# 7.3.1 Brief Introduction to TDDFT

(June 30, 2021)

Excited states may be obtained from density functional theory by time-dependent density functional theory, which calculates poles in the response of the ground state density to a time-varying applied electric field. These poles are Bohr frequencies, or in other words the excitation energies. Operationally, this involves solution of an eigenvalue equation

 $\left(\begin{array}[]{cc}\mathbf{A}&\mathbf{B}\\ \mathbf{B}^{\dagger}&\mathbf{A}^{\dagger}\\ \end{array}\right)\left(\begin{array}[]{c}\mathbf{x}\\ \mathbf{y}\end{array}\right)=\omega\left(\begin{array}[]{cc}\mathbf{-1}&% \mathbf{0}\\ \mathbf{0}&\mathbf{1}\\ \end{array}\right)\left(\begin{array}[]{c}\mathbf{x}\\ \mathbf{y}\end{array}\right)$ (7.15)

where the elements of the matrix $\mathbf{A}$ similar to those used at the CIS level, Eq. (7.11), but with an exchange-correlation correction. Elements of $\mathbf{B}$ are similar. Equation (7.15) is solved iteratively for the lowest few excitation energies, $\omega$. Alternatively, one can make a CIS-like Tamm-Dancoff approximation (TDA), in which the “de-excitation” amplitudes $\mathbf{Y}$ are neglected, the $\mathbf{B}$ matrix is not required, and Eq. (7.15) reduces to $\mathbf{Ax}=\omega\mathbf{x}$.

TDDFT is popular because its computational cost is roughly similar to that of the simple CIS method, but a description of differential electron correlation effects is implicit in the method. It is advisable to only employ TDDFT for low-lying valence excited states that are below the first ionization potential of the molecule, or more conservatively, below the first Rydberg state, and in such cases the valence excitation energies are often remarkably improved relative to CIS, with an accuracy of $\sim$0.3 eV for many functionals. The calculation of the nuclear gradients of full TDDFT and within the TDA is implemented.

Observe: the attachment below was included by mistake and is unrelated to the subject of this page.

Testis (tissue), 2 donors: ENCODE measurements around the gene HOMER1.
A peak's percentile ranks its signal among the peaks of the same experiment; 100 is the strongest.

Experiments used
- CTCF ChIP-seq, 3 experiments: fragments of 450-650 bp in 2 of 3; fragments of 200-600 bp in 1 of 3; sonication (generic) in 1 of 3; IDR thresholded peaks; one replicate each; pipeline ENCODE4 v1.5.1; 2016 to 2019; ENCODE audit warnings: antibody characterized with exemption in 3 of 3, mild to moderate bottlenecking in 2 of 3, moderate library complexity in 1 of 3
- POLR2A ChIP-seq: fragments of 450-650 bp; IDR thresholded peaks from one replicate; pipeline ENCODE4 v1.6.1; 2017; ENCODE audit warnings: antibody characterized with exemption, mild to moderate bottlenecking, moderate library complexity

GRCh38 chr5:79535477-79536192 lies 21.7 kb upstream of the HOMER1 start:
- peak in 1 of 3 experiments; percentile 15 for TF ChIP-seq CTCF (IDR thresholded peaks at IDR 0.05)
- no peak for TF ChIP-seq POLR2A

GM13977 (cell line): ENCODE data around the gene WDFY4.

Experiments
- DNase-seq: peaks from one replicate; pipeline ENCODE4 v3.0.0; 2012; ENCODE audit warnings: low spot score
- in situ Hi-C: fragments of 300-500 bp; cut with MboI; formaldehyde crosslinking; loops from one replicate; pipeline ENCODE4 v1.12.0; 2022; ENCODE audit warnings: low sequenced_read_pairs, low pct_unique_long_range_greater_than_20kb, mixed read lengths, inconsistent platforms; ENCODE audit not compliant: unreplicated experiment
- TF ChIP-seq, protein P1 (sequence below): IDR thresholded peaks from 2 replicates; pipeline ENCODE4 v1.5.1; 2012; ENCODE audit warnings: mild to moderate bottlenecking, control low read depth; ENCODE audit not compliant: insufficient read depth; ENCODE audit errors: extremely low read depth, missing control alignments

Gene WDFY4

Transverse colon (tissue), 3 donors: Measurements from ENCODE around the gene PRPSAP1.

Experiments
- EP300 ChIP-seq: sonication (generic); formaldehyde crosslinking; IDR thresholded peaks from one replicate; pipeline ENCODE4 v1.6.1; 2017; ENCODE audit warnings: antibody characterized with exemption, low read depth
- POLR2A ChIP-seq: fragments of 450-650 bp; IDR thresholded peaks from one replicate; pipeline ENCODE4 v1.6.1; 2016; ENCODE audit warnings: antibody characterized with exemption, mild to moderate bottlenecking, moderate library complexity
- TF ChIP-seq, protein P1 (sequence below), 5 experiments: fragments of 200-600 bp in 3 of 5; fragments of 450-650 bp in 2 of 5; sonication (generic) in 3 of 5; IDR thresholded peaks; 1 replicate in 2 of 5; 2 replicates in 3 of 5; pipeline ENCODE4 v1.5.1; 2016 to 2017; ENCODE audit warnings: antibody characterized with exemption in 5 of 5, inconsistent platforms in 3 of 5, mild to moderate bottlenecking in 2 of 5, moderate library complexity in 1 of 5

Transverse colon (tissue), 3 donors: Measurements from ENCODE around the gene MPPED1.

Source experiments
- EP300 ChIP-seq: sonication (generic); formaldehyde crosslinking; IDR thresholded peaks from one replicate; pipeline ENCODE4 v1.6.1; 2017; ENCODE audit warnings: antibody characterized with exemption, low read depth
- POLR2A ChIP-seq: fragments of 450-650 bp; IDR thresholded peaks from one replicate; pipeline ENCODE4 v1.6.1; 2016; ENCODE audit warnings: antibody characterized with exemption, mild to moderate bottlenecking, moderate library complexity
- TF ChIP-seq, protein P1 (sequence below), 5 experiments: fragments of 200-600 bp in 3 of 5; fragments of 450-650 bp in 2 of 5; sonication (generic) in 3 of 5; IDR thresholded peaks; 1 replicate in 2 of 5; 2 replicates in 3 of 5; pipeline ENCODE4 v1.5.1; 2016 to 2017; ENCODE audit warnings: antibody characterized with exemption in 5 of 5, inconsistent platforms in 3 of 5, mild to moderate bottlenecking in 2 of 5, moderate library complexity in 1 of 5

On the other hand, standard density functionals do not yield a potential with the correct long-range Coulomb tail, owing to the so-called self-interaction problem, and therefore excitation energies corresponding to states that sample this tail (e.g., diffuse Rydberg states and some charge transfer excited states) are not given accurately. ,, The extent to which a particular excited state is characterized by charge transfer can be assessed using an a spatial overlap metric proposed by Peach, Benfield, Helgaker, and Tozer (PBHT). (However, see Ref. 935 for a cautionary note regarding this metric.)

Standard TDDFT also does not yield a good description of static correlation effects (see Section 6.12), because it is based on a single reference configuration of Kohn-Sham orbitals. A new variation of TDDFT called spin-flip (SF) DFT was developed by Yihan Shao, Martin Head-Gordon and Anna Krylov to address this issue. SF-DFT is different from standard TDDFT in two ways:

• The reference is a high-spin triplet (quartet) for a system with an even (odd) number of electrons;

• One electron is spin-flipped from an alpha Kohn-Sham orbital to a beta orbital during the excitation.

SF-DFT can describe the ground state as well as a few low-lying excited states, and has been applied to bond-breaking processes, and di- and tri-radicals with degenerate or near-degenerate frontier orbitals. A SF-DFT method with a non-collinear exchange-correlation potential, originally developed by Ziegler and co-workers, , has also been implemented. This non-collinear version sometimes improves upon collinear SF-DFT for excitation energies but contains a factor of spin density ($\rho_{\alpha}-\rho_{\beta}$) in the denominator that sometimes causes stability problems. Early experience with SF-DFT suggested that best results are obtained using functionals with $\approx 50$% Hartree-Fock exchange, , behavior that was later explained on theoretical grounds by Casida and co-workers. Becke’s half-and-half functional BH&HLYP has become something of a standard approach when using SF-DFT. A spin-adapted version of SF-DFT has been developed by Zhang and Herbert. See also Section 7.10.4 for details on wave function-based spin-flip models.